4. We must recognise the other side of cleaning up industry evne though it is not currently profitable, and may never be. That is, we must subsidise innovation and development in clean technology that capitalist industry cannot yet profit from. A huge amount of contemporary research is publicly funded, so why not apply the same logic on a literally industrial scale? At the moment when we do this, it is by allowing businesses lead academic institutions by the nose, so met their short-term profit targets; but there is not reason why this logic should not be reversed.
  5. We absolutely must extend our reach into the developing world. If just China were to ‘catch up’ with the standard of living of industrial countries without a radical reduction in environmental impact, we would double the world’s current environmental burden – an impossible problem to solve. Yet we cannot expect the Third World to refrain from developing. So we must make that development as environmentally painless as possible. This will have to include both taking a disproportionate share of the responsibility for the world’s environment problems on ourselves, and directly supporting environmentally friendly development elsewhere.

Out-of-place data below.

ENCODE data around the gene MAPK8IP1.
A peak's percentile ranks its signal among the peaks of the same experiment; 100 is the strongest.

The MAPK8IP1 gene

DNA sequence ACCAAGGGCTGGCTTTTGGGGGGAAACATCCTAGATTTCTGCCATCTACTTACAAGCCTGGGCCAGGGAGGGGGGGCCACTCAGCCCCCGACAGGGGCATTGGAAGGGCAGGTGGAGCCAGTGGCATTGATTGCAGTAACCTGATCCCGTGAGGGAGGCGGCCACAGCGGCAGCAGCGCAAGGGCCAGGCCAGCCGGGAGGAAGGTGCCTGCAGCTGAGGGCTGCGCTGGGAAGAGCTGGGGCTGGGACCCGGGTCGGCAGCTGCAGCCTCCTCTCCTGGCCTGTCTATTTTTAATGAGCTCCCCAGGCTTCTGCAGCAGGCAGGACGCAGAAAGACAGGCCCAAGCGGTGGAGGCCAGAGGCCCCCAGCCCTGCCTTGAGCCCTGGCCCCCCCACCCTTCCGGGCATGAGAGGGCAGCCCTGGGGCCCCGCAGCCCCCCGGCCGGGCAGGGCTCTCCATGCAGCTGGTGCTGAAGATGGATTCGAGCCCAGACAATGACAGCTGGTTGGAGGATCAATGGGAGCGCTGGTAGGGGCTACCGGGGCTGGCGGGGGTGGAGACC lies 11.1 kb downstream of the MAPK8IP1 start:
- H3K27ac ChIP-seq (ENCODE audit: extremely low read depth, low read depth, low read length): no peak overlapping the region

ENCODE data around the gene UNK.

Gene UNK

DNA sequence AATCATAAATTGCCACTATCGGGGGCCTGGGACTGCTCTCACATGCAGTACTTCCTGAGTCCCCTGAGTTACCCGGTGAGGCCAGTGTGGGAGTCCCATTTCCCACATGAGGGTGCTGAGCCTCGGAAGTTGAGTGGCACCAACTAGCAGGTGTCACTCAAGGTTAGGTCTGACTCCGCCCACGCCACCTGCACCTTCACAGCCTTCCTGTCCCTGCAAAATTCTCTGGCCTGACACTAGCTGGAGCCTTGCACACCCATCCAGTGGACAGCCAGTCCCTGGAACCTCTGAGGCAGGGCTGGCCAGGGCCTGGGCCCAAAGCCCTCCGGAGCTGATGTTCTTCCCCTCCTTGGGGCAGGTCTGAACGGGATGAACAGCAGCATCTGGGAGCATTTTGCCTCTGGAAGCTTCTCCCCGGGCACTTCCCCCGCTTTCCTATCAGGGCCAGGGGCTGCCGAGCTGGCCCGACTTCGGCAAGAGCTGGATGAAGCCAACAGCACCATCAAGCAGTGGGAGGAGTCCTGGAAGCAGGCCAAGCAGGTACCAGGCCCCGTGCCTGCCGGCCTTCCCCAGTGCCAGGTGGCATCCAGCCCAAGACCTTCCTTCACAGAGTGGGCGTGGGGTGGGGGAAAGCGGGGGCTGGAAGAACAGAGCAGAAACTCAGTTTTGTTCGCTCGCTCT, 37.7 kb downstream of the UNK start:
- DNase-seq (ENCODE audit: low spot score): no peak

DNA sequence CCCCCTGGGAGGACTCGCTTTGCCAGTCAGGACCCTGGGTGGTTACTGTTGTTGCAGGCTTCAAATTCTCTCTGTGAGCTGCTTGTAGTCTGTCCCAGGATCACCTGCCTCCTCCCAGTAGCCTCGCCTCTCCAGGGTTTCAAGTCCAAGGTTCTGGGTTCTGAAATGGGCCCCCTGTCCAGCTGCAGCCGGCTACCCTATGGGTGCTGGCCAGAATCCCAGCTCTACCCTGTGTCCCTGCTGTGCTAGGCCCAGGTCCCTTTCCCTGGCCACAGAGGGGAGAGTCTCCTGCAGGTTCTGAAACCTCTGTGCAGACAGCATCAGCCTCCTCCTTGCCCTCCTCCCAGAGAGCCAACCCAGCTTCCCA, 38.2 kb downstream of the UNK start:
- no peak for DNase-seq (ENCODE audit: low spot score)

6. Even more importantly, we must restore the fundamental idea that capitalism is the servant of society, not vice versa. We must flatly contradict the idea that the function of government is to contribute to business’s ‘competitiveness’, that business is a credible model of how society as a whole should work, and that its organisations and its leaders are in any way free of social responsibilities. This may be the hardest of all, given the way public policy is increasingly dominated by the idea that business and markets are the answer to every problem. But business itself is helpless to solve any problem that cannot be profited from, and the environment is absolutely one such problem.
  7. But most importantly of all, governments must re-learn to do something they seem to have abandoned, which is to make sure that they don’t just wring their hands as social problems follow from such economic changes. For example, the British government did practically nothing even to palliate the disasters caused by Thatcher’s obsession with market economics, let alone actively move society to a position that positively reflected the new economic reality. If they do as little management of society in the face of environmental change as they have in the face of economic change since the Second World War, we can expect an even more bumpy ride than is necessary.

The alternative, of course, is that we leave capitalism as part - and the biggest part - of the problem. And then, given its strange, autistic logic, it will only make the problem much, much worse.

Thursday, August 07, 2008